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American colonies, who are not represented in parliament. This proposition, which has drawn the attention of the public of late years has led me to be more explicit on the power of imposing taxes, than otherwise would be necessary. Those who favour the independence of our colonies urge, “ That a man ought to have the disposal “ of what he acquires by honest industry, “ subject to no control : whence the ne“ ceffity of a parliament for imposing “ taxes, where every individual is either “ personally present, or by a representa“ tive of his own ele&ion. The aid ac“ cordingly given to a British sovereign, “ is not a tribute, but a free and volun“ tary gift.” What is said above will bring the dispute within a very narrow compass. If our colonists be British subjects, which hitherto has not been controverted, they are subjected to the British legislature in every article of government ; and as from the beginning they have been protected by Britain, they ought, like other subjects, to pay for that protection. There never was a time less favourable to their claim of freedom from taxes, than the close of the late war with France. Had

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not Britain seasonably interposed, they would have been swallowed up by France, and becomes slaves to despotism.

If it be questioned, By what acts is a man understood to claim protection of a government; I answer, By setting his foot within the territory. If, upon landing at Dover, a foreigner be robbed, the law interposes for him as for a native. And as he is thus protected, he pays for protection when he purchases a pair of shoes, or a bottle of beer. The case is clear, with respect to a man who can chuse the place of his residence. But what shall be said of children, who are not capable of choice, nor of consent ? They are protected ; and protection implies the reciprocal duty of paying taxes. As soon as a young man is capable of acting for himself, he is at liberty to chuse other protectors, if those who have hitherto protected him be not to his taste.

If a legal power to impose taxes without consent of the people, did necessarily imply a legal power to impose taxes at pleasure, without limitation, Locke's argument would be invincible, in a country of freedom at least. A power to impose taxes

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at pleasure, would indeed be an invasion of the fundamental law of property ; because, under pretext of taxing, it would subject every man's property to the arbitrary will of the sovereign. But the argument has no weight, where the sovereign's power is limited. The reciprocal duties between sovereign and subject imply, that the people ought to contribute what sums are necessary for the support of government, and that the sovereign ought not to demand more. It is true, that there is no regular check against him, when he transgreffes his duty in this particular : but there is an effectual check in the nature of every government that is not legally despotic, viz, a general concert among all ranks, to vindicate their liberty against a course of violence and oppression; and multiplied acts of that kind have more than once brought about such a concert.

As every member of the body-politic is under protection of the government, every one of them, as observed above, ought to pay for being protected ; and yet this proposition has been controverted by an author of fome note (a); who maintains,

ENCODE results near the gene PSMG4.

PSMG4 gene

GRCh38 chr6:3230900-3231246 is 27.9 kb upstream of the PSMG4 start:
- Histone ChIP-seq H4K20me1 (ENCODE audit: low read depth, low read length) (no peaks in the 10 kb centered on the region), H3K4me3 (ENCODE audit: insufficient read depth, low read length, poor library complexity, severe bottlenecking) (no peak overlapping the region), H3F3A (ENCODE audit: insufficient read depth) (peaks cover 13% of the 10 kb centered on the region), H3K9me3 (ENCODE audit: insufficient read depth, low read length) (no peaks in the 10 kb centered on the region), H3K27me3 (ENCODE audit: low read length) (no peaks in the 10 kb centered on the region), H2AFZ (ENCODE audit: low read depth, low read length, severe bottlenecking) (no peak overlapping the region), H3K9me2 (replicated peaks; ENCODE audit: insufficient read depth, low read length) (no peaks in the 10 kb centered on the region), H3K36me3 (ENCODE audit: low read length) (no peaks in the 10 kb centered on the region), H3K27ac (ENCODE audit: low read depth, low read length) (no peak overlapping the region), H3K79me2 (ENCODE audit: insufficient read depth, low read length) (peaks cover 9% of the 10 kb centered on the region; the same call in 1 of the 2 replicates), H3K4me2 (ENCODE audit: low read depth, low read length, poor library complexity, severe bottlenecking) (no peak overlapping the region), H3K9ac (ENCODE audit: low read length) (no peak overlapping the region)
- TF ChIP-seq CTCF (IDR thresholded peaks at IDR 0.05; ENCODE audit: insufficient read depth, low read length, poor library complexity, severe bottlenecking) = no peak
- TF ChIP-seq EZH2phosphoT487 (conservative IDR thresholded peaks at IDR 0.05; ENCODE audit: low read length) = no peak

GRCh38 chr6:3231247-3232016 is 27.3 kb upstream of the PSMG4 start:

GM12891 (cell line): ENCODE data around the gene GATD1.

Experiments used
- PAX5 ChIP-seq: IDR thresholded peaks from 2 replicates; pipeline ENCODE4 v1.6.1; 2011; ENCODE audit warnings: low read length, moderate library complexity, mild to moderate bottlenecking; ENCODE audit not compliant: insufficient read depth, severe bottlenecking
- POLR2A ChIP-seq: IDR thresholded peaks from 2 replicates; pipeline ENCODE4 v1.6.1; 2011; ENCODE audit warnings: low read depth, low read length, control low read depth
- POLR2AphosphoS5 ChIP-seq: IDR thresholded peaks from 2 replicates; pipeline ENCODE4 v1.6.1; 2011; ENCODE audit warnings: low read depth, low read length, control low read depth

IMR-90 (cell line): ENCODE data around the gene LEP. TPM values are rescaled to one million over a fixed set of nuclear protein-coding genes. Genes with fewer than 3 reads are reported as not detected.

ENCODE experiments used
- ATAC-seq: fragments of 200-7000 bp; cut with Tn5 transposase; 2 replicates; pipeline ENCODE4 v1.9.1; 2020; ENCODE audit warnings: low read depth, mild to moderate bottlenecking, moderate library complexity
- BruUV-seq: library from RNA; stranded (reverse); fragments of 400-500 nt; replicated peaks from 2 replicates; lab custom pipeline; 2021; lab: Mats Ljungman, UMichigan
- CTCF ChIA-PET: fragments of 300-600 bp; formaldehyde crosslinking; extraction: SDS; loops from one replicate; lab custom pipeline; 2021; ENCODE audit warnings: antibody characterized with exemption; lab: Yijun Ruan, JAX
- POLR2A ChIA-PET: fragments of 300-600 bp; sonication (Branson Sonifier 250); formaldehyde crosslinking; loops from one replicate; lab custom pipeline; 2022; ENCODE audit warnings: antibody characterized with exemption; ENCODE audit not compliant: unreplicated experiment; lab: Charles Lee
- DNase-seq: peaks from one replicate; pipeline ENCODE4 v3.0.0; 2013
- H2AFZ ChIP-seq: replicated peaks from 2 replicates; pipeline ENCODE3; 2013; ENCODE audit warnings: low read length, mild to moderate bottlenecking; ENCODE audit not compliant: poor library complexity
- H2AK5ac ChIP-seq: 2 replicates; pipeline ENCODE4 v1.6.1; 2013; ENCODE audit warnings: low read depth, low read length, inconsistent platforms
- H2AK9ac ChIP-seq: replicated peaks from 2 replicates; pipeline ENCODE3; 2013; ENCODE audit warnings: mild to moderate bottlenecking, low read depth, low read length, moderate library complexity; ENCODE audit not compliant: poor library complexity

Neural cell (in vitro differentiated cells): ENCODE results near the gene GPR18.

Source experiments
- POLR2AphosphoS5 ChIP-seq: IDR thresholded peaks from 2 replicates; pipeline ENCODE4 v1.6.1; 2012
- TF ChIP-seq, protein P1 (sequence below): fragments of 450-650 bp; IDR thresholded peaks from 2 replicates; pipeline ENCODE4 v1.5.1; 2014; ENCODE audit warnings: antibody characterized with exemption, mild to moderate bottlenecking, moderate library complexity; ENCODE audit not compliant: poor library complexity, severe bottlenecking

(a) L'ami des hommes.

66 That

“ That the food and raiment furnished to “ the society by husbandmen and manu“ facturers, are all that these good people " are bound to contribute : and supposing " them bound to contribute more, it is “ not till others have done as much for “ the public.” At that rate, lawyers and physicians ought also to be exempted from contributing ; especially those who draw the greatest sums, because they are supposed to do the most good. That argument, the suggestion of a benevolent heart, is no proof of an enlightened understanding. The labours of the farmer, of the lawyer, of the physician, contribute not a mite to the public fund, nor tend to defray the expence of government. The luxurious proprietor of a great estate has a still better title to be exempted than the husbandman ; because he is a great benefactor to the public, by giving bread to a variety of industrious people. In a word, every man ought to contribute for being protected; and if a husbandman be protected in working for himself one-and-fifty weeks yearly, he ought thankfully to work one week more, for defraying the expence of that protection.

SECT, SECT. III.

Different Sorts of Taxes, with their Ad

vantages and Disadvantages,

ALL taxes are laid upon persons ; but

in different respects : a tax laid on a man personally, for himself and family, is termed a capitation-tax; a tax laid on him for his property, is termed a tax on goods. The latter is the only rational tax, because it may be proportioned to the ability of ihe proprietor. It has only one inconvenience, that his debts must be overlooked ; because to take these into the account, would lead to endless intricacies. But there is an obvious remedy for that inconvenience : let the man who complains free himself of debt, by selling land or moveables ; which will so far relieve him of the tax. Nor ought this measure to be considered as a hardship: it is feldom the interest of a landholder to be in debt ; and with respect to the public, the measure VOL. II. 3 A

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